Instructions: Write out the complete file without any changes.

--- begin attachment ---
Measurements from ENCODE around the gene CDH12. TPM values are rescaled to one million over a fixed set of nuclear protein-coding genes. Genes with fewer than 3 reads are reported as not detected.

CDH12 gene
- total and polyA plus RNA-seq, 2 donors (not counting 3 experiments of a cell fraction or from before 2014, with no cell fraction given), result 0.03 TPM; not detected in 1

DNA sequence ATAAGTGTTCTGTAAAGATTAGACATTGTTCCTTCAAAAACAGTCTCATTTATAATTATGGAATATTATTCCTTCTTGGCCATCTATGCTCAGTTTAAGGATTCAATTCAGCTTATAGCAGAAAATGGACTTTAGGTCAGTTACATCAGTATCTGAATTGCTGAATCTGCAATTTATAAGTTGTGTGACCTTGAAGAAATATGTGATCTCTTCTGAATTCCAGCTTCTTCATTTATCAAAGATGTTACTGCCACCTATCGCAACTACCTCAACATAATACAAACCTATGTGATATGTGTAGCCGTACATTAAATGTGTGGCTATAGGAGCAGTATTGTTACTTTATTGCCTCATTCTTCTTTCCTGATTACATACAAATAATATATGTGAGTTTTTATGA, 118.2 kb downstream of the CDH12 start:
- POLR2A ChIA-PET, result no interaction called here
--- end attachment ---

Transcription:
Measurements from ENCODE around the gene CDH12. TPM values are rescaled to one million over a fixed set of nuclear protein-coding genes. Genes with fewer than 3 reads are reported as not detected.

CDH12 gene
- total and polyA plus RNA-seq, 2 donors (not counting 3 experiments of a cell fraction or from before 2014, with no cell fraction given), result 0.03 TPM; not detected in 1

DNA sequence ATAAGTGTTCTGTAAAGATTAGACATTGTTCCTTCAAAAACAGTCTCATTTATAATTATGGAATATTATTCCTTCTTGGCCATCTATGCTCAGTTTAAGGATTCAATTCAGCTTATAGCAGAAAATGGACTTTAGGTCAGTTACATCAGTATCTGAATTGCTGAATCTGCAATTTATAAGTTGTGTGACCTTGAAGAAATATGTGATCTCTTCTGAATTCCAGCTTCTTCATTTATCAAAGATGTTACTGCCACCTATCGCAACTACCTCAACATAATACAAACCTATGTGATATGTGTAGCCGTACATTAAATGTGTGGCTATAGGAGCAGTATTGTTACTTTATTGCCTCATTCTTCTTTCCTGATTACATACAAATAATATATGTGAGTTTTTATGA, 118.2 kb downstream of the CDH12 start:
- POLR2A ChIA-PET, result no interaction called here